Elvis Presley's Daughter Wants Her Father's $100 Million Fortune Back

Elvis Presley's daughter can proceed with a lawsuit against her former business manager, whom she claims lost her father's $100 million fortune through poor investment decisions, a California Superior Court judge ruled this week.

During the hearing, the judge denied the motion of manager Barry Siegel to stop Lisa Marie Presley's lawsuit from moving forward, but gave Presley's ex-manager the opportunity raise the issue again in the future if deemed appropriate, reported.

Siegel's lawyers argued the complaint should've been filed in civil court instead of probate court so he could have the right to a jury trial, the paper reported. Probate court handles the assets and debts from a person who has died.

Amjad Mahmood Khan, an attorney for Presley, said they were "pleased" with the court's decision.

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"We now look forward to conducting a complete factual investigation that will reveal the full extent of Mr. Siegel's gross mismanagement of Ms. Presley's finances and breaches of his obligations as trustee to safeguard the Presley estate," Khan said.

Siegel did not immediately return Fox News' request for comment.

Lisa Marie Presley is the sole heir to the estate of her father, who died at age 42 in 1977. She alleges that Siegel and his company, Provident Financial Management, "enriched himself with exorbitant fees" while dwindling down the fortune to less than $15,000 via 'reckless and negligent' business decisions, the reported.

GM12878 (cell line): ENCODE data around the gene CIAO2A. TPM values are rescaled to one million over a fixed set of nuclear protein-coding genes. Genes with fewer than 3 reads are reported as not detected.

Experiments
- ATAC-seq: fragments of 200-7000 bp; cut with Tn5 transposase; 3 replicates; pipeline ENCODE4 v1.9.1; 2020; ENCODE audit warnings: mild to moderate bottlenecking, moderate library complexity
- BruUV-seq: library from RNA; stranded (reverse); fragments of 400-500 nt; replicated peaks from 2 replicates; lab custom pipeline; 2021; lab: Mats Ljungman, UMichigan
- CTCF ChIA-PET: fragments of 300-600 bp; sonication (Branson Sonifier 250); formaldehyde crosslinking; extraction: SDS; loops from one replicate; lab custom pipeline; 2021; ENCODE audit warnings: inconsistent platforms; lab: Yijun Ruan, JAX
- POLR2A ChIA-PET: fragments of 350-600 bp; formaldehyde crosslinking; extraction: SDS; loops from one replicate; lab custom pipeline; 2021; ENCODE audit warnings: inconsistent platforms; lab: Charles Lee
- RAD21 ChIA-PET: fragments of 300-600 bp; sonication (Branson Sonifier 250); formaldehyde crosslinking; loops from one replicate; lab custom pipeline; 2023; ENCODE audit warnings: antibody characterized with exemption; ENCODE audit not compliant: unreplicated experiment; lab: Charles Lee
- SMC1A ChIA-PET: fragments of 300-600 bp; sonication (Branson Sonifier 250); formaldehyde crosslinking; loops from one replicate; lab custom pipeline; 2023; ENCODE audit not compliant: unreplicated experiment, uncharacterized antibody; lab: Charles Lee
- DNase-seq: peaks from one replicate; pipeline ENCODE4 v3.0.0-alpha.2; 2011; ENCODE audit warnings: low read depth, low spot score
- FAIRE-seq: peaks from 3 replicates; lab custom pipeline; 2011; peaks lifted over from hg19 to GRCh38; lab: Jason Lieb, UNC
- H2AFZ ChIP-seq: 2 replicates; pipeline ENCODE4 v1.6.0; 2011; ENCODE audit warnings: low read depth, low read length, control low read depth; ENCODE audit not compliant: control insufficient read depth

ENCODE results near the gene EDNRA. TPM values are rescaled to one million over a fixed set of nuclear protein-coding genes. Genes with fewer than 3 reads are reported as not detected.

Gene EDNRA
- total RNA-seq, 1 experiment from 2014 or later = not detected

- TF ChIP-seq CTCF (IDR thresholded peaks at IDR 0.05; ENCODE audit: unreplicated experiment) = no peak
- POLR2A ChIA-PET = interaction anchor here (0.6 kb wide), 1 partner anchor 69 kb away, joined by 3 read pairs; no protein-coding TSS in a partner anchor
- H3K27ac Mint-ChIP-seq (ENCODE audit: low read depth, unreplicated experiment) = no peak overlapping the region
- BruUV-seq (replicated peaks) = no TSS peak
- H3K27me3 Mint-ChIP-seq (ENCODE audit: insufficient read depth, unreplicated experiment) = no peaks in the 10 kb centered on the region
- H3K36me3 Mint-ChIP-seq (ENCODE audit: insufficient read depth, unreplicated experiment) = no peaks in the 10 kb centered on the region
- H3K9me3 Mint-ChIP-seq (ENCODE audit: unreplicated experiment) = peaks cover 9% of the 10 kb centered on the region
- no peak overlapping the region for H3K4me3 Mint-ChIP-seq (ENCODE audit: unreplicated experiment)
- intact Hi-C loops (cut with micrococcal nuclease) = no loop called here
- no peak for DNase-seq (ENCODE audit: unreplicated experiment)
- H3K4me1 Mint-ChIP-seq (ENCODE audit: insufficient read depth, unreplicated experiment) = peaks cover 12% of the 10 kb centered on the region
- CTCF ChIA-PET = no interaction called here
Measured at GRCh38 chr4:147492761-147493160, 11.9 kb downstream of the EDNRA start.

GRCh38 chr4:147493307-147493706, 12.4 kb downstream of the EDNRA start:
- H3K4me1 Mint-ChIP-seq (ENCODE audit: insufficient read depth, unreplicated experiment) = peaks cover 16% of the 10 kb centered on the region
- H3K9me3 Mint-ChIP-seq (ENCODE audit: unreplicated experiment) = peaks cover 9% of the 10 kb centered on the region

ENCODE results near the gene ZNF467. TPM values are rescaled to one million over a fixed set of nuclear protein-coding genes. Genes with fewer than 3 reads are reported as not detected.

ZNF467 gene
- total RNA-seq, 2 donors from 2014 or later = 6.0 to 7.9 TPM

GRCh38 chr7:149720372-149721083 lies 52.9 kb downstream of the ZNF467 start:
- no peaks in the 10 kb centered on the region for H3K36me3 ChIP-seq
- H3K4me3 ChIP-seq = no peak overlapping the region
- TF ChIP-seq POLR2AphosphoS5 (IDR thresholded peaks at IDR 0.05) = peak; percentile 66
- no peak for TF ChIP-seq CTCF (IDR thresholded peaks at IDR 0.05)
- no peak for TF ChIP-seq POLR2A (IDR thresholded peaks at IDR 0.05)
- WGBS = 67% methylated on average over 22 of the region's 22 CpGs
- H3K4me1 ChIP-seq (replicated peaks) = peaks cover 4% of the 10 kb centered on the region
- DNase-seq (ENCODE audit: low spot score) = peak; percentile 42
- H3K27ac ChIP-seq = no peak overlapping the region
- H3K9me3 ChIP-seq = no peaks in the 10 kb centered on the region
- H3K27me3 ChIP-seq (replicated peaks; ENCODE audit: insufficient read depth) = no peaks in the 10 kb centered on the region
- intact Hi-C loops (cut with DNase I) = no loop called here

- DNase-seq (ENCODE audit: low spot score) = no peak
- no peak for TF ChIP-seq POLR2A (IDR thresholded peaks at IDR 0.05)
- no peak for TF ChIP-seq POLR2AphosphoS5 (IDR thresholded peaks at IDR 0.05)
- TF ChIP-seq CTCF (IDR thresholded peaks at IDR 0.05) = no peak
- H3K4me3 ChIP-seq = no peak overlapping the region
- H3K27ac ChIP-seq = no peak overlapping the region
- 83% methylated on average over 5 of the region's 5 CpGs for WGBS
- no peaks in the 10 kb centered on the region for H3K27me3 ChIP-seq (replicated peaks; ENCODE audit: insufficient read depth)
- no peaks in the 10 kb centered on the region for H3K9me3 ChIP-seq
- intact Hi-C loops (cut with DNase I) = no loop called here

Siegel has countersued for $800,000, alleging Lisa Marie Presley was responsible for the financial problems due to "uncontrollable spending habits," according to the Daily Mail.

Presley claims her former manager gave himself an annual salary of $701,000 to manage the trust, while deceiving her of the true condition of her finances, the news outlet reported, citing court documents.

Attorneys for the singer and songwriter also included email correspondence between Presley and Siegel, in which he allegedly assured the King of Rock and Roll's daughter that she was in "good shape" financially.

The biggest blunder Presley cites stems from Siegel's decision to sell the majority of her trust's stock in Elvis Presley Enterprises in 2005. In return, Presley received cash and stock in "American Idol"'s future holding company, the Mail reported.

But the investment in "American Idol" ultimately went bankrupt, losing "$24.5 million of the $25 million in stock that was received in the sale of EPE" in just one week, according to the paper, citing court documents.

Presley's next court appearance is scheduled for July 30, according to City News Service.

This piece is used by permission.

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